This graphic shows three pie charts and is titled “Google Workforce by Gender.” The chart on the left is “Overall” and is broken down into 69 percent men and 31 percent women. The chart in the middle is “Technology” and is broken down into 80 percent men and 20 percent women. The chart on the right is “Leadership” and is broken down into 75 percent men and 25 percent women.

Google is not alone in coming up short on diversity. Recruiting and hiring a diverse workforce has been challenging for most major technology companies, including Facebook, Apple, and Yahoo (now owned by Verizon); all have reported gender and ethnic shortfalls in their workforces.

The Equal Employment Opportunity Commission (EEOC) has made available 2014 data comparing the participation of women and minorities in the high-technology sector with their participation in U.S. private-sector employment overall, and the results show the technology sector still lags.

Compared with all private-sector industries, the high-technology industry employs a larger share of whites (68.5%), Asian Americans (14%), and men (64%), and a smaller share of African Americans (7.4%), Latinos (8%), and women (36%). Whites also represent a much higher share of those in the executive category (83.3%), whereas other groups hold a significantly lower share, including African Americans (2%), Latinos (3.1%), and Asian Americans (10.6%). In addition, perhaps not surprisingly, 80 percent of executives are men, and only 20 percent are women. This compares negatively with all other private-sector industries, where 70 percent of executives are men and 30 percent are women.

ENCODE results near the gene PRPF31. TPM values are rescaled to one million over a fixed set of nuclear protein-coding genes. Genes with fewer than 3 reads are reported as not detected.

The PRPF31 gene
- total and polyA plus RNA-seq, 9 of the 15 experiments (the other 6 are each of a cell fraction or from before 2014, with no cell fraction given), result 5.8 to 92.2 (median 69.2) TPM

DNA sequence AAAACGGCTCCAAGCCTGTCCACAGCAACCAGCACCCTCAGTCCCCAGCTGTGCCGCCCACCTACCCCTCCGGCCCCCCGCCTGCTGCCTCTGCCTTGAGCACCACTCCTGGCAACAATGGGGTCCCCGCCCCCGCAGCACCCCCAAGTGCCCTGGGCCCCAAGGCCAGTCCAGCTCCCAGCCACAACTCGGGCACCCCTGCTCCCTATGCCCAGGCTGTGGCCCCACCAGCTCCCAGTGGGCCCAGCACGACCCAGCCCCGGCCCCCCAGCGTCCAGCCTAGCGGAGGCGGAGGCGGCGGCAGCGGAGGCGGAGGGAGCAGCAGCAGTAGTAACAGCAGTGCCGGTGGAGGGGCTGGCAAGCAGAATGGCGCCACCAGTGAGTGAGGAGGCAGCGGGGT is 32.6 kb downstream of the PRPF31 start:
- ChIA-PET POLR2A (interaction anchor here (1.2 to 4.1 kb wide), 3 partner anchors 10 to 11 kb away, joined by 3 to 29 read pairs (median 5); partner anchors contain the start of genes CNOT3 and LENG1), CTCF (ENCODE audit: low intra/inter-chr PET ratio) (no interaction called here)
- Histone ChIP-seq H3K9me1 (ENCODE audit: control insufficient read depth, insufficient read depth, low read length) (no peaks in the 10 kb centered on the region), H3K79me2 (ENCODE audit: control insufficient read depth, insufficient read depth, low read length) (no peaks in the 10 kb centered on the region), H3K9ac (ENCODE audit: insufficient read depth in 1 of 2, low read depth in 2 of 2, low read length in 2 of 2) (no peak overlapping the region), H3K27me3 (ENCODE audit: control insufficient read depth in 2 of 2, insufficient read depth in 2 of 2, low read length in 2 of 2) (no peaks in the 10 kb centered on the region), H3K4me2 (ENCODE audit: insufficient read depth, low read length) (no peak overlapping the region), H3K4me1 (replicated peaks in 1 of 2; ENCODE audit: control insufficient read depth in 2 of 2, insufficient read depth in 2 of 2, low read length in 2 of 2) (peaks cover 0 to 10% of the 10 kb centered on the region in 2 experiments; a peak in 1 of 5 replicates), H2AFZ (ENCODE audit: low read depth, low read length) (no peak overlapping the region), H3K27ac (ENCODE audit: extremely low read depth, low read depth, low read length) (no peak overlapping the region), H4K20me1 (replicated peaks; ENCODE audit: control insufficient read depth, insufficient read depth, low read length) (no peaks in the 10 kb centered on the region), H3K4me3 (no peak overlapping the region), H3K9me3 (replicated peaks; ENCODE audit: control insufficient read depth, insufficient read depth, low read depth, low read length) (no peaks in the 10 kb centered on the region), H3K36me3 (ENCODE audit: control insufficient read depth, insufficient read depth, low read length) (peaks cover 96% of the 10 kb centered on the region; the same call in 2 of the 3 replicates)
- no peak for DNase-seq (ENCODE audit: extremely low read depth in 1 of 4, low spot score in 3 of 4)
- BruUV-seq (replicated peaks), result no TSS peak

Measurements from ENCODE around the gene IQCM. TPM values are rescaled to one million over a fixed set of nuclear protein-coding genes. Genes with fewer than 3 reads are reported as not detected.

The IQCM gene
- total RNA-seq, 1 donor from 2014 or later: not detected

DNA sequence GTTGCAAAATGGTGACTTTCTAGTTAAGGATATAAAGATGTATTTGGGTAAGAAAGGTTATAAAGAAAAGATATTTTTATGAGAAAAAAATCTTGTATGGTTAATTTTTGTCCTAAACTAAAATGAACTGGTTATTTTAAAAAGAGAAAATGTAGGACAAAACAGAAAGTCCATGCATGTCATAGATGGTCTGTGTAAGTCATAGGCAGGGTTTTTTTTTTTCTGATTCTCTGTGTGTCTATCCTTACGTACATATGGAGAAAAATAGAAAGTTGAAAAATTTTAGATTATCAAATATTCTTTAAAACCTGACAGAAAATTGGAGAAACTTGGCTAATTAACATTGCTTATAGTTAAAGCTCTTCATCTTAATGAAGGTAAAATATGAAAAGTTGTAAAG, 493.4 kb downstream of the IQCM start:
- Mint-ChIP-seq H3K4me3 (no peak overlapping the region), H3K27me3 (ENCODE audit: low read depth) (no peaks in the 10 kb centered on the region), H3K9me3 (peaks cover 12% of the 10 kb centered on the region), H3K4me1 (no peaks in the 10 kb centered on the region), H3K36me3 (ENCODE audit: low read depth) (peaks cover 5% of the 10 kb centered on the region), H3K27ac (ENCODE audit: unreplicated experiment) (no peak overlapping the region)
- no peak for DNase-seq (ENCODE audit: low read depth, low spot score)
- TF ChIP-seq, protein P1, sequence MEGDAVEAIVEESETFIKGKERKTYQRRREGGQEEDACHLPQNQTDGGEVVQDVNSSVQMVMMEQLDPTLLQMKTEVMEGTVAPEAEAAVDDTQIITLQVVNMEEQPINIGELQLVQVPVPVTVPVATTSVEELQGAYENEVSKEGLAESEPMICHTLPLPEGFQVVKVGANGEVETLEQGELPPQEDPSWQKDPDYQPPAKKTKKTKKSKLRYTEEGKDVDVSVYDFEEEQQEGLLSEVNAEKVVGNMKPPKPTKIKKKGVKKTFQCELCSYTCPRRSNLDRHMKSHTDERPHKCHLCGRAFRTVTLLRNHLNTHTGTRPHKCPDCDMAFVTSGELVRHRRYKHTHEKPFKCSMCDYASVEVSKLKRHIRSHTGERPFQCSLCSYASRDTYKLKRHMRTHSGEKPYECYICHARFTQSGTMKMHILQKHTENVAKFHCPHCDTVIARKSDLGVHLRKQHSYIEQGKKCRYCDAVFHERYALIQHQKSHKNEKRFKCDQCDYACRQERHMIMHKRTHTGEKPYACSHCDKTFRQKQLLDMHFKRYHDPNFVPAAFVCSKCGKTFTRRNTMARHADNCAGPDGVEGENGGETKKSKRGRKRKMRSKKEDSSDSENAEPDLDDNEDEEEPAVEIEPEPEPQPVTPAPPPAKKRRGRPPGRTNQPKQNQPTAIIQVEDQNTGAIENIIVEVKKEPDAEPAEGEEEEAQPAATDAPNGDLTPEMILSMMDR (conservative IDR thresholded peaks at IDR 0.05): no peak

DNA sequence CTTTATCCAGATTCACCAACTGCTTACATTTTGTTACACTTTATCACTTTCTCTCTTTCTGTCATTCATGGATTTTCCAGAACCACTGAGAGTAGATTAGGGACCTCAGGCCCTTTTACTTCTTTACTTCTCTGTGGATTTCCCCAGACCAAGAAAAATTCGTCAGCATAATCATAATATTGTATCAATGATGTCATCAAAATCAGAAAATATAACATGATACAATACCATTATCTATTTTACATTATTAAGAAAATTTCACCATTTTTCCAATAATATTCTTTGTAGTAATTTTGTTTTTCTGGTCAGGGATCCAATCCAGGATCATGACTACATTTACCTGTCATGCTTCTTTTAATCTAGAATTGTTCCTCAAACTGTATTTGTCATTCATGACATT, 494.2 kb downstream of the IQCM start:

Technology companies are generally not trying to hide the problem. Many have publicly released diversity statistics since 2014 and have been vocal about their intentions to close diversity gaps. Over thirty technology companies, including Intel, Spotify, Lyft, Airbnb, and Pinterest, signed a written pledge to increase workforce diversity and inclusion. Google pledged to spend more than $100 million to address diversity issues.

Diversity and inclusion are positive steps for business organizations, and despite their sometimes slow pace, the majority are moving in the right direction. Diversity strengthens the company’s internal relationships with employees and improves employee morale and its external relationships with customer groups. Communication, a core value of most successful businesses, becomes more effective with a diverse workforce. Performance improves for multiple reasons, not the least of which is that acknowledging diversity and respecting differences is ethical.

Adding Value through Diversity

Diversity need not be a financial drag on a company, measured as a cost of compliance with no return on the investment. A recent McKinsey & Company study concluded that companies that adopt diversity policies do well financially, realizing what is sometimes called a diversity dividend. The study results demonstrated a statistically significant relationship between better financial performance from companies with a more diverse leadership team, as indicated in (Figure). Companies in the top 25 percent regarding gender diversity were 15 percent more likely to post financial returns above their industry median in the United States. Likewise, companies in the top 25 percent of racial and/or ethnic diversity were 35 percent more likely to show returns exceeding their respective industry median.

Companies with gender and ethnic diversity generally outperform those without it. (credit: attribution: Copyright Rice University, OpenStax, under CC BY 4.0 license)